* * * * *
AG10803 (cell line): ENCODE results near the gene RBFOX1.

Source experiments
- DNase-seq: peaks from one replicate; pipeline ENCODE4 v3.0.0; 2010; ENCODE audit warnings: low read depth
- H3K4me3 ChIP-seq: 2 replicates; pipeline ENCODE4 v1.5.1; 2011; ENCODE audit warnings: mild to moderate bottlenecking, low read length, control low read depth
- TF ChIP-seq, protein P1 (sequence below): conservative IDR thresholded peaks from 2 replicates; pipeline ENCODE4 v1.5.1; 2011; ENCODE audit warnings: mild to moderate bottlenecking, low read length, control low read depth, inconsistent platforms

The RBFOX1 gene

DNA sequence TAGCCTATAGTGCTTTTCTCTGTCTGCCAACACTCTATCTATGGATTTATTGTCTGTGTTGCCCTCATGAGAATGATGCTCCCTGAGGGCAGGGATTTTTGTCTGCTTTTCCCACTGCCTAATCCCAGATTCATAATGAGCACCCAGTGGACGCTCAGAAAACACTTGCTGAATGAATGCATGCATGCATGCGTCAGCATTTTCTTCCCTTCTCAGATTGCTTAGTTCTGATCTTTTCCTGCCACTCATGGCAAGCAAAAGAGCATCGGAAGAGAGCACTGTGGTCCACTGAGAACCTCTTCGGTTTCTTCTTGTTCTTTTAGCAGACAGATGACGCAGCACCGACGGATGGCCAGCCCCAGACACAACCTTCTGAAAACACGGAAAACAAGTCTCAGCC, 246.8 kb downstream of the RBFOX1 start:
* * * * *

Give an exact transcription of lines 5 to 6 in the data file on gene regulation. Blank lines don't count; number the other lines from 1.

- TF ChIP-seq, protein P1 (sequence below): conservative IDR thresholded peaks from 2 replicates; pipeline ENCODE4 v1.5.1; 2011; ENCODE audit warnings: mild to moderate bottlenecking, low read length, control low read depth, inconsistent platforms

The RBFOX1 gene